Mountain View Appraisal can help you remove your Private Mortgage InsuranceA 20% down payment is usually the standard when purchasing a home. Considering the liability for the lender is oftentimes only the difference between the home value and the amount due on the loan, the 20% supplies a nice cushion against the charges of foreclosure, selling the home again, and typical value variations on the chance that a purchaser is unable to pay.
During the recent mortgage upturn of the mid 2000s, it was widespread to see lenders only asking for down payments of 10, 5 or even 0 percent. How does a lender manage the additional risk of the low down payment? The solution is Private Mortgage Insurance or PMI. This additional plan takes care of the lender if a borrower is unable to pay on the loan and the market price of the house is lower than what the borrower still owes on the loan.
Since the $40-$50 a month per $100,000 borrowed is lumped into the mortgage monthly payment and frequently isn't even tax deductible, PMI can be expensive to a borrower. It's advantageous for the lender because they secure the money, and they get the money if the borrower doesn't pay, separate from a piggyback loan where the lender consumes all the deficits.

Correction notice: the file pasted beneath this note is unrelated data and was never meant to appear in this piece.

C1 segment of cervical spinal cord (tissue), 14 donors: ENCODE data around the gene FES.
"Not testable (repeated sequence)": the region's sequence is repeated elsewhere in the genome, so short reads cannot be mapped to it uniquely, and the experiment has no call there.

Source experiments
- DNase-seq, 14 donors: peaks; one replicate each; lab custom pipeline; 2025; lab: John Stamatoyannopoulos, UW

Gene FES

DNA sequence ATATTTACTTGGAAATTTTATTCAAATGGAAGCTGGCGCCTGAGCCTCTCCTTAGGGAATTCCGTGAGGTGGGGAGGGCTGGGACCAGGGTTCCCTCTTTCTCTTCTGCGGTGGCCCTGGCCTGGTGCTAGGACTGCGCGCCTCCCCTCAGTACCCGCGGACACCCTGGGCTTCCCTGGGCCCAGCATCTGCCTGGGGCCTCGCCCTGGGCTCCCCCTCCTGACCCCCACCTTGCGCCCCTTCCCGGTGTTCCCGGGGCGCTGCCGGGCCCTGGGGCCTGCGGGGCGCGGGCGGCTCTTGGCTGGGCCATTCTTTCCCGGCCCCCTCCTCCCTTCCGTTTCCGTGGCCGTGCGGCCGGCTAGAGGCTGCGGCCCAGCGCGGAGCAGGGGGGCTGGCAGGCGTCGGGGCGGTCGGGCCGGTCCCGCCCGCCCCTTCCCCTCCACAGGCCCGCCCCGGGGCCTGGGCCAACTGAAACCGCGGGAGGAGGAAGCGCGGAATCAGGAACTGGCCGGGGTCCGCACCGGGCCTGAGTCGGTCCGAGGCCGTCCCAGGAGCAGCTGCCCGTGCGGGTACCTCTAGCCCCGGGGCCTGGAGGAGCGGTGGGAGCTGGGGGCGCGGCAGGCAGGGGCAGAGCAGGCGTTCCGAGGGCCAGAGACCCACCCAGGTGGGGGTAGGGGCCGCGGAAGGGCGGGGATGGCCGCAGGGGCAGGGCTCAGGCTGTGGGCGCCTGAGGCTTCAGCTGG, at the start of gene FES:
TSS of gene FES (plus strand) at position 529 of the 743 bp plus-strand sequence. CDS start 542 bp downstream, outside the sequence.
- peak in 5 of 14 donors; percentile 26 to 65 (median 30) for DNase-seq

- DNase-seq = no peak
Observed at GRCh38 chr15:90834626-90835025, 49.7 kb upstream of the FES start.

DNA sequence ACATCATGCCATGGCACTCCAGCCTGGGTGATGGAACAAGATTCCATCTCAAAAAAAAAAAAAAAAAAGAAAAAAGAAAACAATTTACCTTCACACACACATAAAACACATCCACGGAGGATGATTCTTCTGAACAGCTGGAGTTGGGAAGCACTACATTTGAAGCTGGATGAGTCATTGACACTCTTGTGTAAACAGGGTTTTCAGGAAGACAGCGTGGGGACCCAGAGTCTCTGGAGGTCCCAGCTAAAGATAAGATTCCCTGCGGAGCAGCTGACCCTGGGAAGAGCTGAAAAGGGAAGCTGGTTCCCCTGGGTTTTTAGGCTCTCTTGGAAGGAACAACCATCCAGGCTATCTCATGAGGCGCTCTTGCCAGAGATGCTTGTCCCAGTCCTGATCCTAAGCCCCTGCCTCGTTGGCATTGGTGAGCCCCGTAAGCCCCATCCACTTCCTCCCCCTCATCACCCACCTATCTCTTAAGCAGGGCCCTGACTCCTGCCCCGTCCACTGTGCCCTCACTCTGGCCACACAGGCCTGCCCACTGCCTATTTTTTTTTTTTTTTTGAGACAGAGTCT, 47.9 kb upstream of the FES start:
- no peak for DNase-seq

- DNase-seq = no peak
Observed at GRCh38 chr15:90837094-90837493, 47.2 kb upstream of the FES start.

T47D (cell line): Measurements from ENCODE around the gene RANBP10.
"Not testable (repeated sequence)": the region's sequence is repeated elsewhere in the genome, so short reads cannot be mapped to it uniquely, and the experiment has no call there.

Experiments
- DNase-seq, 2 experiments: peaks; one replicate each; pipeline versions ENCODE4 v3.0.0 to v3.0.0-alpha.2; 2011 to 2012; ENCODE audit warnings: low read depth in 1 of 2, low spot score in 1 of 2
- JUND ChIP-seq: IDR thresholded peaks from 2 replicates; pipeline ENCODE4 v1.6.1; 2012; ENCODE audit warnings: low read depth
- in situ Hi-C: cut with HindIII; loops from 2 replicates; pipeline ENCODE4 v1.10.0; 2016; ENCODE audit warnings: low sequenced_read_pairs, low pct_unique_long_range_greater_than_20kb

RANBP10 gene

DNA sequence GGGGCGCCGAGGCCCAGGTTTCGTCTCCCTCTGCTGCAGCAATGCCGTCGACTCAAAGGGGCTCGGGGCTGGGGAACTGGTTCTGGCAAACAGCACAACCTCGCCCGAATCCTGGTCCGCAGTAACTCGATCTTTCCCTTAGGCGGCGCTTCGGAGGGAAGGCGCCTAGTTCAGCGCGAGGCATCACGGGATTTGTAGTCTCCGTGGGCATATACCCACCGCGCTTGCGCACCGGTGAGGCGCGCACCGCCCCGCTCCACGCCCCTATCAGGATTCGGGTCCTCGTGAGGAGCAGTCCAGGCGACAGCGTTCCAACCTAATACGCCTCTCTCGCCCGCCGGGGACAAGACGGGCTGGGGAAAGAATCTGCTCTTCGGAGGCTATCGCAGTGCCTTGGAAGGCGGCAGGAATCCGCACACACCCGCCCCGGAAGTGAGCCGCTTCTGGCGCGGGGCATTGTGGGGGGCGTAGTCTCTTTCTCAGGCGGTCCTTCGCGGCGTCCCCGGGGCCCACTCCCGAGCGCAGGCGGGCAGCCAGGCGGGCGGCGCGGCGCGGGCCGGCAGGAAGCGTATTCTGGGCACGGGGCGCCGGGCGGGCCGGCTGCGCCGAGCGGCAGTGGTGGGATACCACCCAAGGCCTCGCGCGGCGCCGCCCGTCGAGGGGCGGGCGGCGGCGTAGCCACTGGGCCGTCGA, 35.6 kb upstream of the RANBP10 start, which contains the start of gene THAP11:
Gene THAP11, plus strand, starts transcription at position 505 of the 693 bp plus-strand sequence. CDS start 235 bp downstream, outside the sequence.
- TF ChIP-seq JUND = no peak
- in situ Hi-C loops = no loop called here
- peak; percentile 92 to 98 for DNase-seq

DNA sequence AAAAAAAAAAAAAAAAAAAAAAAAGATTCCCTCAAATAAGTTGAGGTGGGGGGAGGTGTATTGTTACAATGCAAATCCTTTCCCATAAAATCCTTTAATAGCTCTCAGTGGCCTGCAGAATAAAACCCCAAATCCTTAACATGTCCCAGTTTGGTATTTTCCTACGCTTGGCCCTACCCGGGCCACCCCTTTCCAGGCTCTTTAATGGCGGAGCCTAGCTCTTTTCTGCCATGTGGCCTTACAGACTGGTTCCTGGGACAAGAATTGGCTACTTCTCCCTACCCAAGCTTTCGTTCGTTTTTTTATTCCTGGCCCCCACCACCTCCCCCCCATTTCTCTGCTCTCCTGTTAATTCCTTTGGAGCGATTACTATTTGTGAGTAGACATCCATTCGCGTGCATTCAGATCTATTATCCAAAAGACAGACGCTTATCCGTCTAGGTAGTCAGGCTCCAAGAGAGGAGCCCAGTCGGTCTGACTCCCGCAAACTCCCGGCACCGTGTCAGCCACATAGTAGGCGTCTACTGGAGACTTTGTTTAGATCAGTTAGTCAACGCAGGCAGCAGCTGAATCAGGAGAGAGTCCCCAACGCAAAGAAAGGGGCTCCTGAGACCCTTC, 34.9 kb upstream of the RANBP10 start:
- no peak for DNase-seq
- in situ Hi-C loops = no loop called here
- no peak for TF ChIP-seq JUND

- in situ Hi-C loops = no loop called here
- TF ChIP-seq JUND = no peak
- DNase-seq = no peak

How can buyers refrain from paying PMI?The Homeowners Protection Act of 1998 obligates the lenders on the majority of loans to automatically cease the PMI when the principal balance of the loan reaches 78 percent of the initial loan amount. Savvy home owners can get off the hook ahead of time. The law guarantees that, upon request of the home owner, the PMI must be dropped when the principal amount reaches just 80 percent.
Since it can take a significant number of years to get to the point where the principal is just 80% of the original amount borrowed, it's essential to know how your Montana home has grown in value. After all, any appreciation you've achieved over the years counts towards removing PMI. So what's the reason for paying it after the balance of your loan has fallen below the 80% mark? Even when nationwide trends hint at declining home values, realize that real estate is local. Your neighborhood may not be following the national trends and/or your home may have gained equity before things simmered down.
The difficult thing for most homeowners to determine is just when their home's equity rises above the 20% point. An accredited, Montana licensed real estate appraiser can definitely help. Market dynamics and neighborhood-specific pricing trends are an appraiser's primary job! At Mountain View Appraisal, we're masters at analyzing value trends in Ennis, Madison County, and surrounding areas, and we know when property values have risen or declined. When faced with figures from an appraiser, the mortgage company will often do away with the PMI with little trouble. At that time, the home owner can delight in the savings from that point on.
Want to learn more about PMI and the Homeowners Protection Act? Click this link: